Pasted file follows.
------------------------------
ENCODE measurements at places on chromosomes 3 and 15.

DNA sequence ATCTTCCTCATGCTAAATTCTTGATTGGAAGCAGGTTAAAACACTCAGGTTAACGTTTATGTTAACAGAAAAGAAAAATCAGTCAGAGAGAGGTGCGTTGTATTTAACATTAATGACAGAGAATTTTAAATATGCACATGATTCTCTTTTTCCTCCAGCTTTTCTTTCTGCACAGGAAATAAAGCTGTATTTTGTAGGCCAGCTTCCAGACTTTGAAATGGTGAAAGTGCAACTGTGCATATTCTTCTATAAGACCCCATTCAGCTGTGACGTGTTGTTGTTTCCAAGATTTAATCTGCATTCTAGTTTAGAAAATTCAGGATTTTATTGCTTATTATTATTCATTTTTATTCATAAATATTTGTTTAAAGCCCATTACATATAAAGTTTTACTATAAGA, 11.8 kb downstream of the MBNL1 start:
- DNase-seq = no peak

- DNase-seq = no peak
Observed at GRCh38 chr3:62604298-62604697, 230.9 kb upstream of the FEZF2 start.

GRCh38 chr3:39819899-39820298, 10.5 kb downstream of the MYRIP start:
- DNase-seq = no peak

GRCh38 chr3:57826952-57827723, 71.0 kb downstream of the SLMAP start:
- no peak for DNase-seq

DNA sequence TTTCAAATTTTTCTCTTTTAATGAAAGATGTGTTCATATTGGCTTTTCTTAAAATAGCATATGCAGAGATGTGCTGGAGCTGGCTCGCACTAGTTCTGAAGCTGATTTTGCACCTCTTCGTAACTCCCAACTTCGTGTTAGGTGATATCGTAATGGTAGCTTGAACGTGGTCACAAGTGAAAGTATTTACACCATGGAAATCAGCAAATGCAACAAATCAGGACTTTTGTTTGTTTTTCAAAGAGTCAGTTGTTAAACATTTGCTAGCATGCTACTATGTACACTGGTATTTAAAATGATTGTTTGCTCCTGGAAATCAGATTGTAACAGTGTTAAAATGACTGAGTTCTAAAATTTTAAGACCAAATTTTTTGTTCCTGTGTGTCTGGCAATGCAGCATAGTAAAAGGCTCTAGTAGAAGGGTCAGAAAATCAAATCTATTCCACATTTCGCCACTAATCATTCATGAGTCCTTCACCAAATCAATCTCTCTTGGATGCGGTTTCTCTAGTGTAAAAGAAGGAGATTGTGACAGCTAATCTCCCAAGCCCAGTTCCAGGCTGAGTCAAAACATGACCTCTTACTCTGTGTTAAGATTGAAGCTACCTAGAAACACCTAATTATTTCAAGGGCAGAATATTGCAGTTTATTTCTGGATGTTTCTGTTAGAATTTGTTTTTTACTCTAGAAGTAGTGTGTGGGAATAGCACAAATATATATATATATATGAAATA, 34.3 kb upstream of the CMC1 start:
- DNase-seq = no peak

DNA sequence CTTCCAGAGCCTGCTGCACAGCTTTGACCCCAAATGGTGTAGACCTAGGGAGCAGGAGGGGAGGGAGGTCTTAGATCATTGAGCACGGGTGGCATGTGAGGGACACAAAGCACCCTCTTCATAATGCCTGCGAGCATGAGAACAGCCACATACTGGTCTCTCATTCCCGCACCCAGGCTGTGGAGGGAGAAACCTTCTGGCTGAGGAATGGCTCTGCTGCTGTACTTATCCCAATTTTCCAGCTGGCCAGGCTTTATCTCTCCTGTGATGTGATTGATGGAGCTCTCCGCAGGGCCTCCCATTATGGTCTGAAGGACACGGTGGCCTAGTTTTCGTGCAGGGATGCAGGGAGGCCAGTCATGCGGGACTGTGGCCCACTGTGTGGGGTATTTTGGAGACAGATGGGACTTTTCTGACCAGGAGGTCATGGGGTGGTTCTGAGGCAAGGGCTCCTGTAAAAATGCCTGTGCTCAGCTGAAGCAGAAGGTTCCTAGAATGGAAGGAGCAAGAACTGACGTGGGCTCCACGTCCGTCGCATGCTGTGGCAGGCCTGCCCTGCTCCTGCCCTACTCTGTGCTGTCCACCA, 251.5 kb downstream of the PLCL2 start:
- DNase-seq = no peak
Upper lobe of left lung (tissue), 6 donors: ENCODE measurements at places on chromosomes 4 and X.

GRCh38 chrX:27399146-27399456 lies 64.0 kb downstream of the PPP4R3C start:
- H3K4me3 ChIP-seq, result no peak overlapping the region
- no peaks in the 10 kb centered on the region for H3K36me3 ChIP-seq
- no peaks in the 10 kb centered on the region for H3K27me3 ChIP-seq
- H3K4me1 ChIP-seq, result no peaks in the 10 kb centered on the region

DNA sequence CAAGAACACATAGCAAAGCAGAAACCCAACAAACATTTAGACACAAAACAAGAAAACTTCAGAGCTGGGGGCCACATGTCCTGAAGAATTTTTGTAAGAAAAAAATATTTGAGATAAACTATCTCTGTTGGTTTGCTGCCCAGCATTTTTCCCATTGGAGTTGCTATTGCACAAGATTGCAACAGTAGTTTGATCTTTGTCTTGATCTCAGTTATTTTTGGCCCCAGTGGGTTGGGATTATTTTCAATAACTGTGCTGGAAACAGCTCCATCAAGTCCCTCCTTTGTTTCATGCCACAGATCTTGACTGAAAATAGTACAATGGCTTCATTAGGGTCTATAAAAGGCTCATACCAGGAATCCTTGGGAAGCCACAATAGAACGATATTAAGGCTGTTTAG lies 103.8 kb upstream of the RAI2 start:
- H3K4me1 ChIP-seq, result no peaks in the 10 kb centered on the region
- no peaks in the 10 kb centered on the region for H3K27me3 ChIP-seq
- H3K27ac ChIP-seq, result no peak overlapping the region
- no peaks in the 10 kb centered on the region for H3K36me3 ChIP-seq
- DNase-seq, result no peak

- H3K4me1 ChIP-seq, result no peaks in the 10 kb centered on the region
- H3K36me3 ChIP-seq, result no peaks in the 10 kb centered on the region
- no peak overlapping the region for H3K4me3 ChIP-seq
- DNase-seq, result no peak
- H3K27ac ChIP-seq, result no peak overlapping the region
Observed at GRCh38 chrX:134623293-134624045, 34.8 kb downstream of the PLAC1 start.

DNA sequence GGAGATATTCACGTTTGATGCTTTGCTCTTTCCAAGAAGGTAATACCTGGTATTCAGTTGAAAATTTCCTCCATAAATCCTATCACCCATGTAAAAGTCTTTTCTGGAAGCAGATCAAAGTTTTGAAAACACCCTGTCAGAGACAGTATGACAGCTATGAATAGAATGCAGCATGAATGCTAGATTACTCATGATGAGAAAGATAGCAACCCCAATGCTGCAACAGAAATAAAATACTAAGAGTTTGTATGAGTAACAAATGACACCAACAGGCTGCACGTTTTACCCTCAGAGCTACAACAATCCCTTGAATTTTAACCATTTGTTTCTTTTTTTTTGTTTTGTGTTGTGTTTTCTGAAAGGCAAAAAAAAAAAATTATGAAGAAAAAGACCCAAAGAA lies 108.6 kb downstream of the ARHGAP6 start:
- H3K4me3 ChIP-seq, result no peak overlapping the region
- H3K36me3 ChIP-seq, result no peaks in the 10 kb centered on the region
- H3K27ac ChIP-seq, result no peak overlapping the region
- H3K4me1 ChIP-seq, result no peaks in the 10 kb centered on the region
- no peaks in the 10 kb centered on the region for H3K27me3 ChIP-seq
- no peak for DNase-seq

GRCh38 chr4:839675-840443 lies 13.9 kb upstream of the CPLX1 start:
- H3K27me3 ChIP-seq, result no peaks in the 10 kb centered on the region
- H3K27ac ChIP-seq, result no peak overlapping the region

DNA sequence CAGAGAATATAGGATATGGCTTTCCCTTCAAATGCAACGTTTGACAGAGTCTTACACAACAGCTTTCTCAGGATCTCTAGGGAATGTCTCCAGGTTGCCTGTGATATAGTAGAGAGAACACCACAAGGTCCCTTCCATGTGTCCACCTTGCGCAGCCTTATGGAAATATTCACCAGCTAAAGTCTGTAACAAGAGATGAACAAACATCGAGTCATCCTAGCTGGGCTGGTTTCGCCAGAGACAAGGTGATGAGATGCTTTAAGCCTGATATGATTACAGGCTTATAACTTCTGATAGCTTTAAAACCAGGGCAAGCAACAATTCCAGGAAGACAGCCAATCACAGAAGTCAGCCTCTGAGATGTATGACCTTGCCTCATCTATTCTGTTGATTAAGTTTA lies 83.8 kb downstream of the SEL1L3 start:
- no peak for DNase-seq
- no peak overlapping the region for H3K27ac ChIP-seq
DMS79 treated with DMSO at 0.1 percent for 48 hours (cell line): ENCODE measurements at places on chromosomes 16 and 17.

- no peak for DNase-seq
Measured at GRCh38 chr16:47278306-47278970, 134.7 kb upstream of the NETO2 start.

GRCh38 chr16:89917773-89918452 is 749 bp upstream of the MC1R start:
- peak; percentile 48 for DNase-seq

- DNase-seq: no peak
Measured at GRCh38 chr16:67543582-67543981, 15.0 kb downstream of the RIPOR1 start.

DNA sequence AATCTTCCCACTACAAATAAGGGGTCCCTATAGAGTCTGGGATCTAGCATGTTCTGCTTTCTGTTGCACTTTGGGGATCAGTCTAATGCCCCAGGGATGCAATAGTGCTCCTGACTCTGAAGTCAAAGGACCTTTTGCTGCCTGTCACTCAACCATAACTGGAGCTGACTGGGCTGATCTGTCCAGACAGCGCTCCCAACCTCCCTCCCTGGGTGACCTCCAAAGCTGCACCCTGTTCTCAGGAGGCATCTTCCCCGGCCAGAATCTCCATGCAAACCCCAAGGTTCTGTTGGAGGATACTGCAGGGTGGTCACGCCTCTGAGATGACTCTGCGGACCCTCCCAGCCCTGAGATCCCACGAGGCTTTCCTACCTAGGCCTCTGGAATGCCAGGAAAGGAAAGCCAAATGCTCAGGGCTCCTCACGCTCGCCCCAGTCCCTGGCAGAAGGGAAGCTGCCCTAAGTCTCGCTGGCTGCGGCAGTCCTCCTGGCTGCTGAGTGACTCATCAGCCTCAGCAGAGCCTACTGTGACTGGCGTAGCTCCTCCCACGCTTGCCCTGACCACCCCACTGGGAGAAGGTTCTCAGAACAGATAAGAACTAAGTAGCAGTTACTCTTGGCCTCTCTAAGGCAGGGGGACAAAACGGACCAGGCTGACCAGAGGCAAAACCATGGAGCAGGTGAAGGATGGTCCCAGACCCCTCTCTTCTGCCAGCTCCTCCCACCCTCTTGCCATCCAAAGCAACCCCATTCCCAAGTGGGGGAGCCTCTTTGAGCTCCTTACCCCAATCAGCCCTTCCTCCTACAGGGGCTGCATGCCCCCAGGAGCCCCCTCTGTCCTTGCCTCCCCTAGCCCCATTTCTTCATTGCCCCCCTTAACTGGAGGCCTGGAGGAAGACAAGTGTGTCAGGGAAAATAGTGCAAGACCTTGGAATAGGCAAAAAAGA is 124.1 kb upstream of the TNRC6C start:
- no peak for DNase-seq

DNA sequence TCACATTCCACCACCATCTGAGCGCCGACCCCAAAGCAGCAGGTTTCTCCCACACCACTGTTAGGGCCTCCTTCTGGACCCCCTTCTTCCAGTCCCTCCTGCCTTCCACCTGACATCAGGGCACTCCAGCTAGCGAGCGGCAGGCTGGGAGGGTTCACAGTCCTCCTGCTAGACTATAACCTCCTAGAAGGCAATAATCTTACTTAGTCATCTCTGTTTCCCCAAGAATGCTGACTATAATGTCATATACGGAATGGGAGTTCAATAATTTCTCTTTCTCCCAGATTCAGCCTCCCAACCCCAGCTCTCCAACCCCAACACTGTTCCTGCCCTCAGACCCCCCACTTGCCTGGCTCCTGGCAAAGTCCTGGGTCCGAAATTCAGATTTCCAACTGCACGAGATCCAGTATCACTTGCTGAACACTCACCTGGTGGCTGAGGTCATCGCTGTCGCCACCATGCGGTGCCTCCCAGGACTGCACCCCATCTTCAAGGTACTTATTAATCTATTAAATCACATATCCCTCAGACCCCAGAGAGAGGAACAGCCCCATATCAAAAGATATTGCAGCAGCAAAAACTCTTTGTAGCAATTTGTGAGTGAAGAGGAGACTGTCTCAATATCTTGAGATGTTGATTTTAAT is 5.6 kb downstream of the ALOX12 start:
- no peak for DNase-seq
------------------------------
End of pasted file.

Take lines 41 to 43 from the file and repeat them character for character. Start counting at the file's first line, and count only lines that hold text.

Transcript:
- H3K27ac ChIP-seq, result no peak overlapping the region

DNA sequence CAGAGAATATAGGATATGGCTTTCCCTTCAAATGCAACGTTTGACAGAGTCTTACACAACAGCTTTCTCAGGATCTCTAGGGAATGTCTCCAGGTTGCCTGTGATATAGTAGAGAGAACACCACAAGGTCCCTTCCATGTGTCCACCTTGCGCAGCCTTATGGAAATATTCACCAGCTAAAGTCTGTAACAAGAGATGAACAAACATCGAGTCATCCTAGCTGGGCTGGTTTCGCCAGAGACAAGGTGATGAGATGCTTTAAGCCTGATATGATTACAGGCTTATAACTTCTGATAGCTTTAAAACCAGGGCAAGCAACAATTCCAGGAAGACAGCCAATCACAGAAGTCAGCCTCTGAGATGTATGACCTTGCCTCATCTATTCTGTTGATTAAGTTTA lies 83.8 kb downstream of the SEL1L3 start:
- no peak for DNase-seq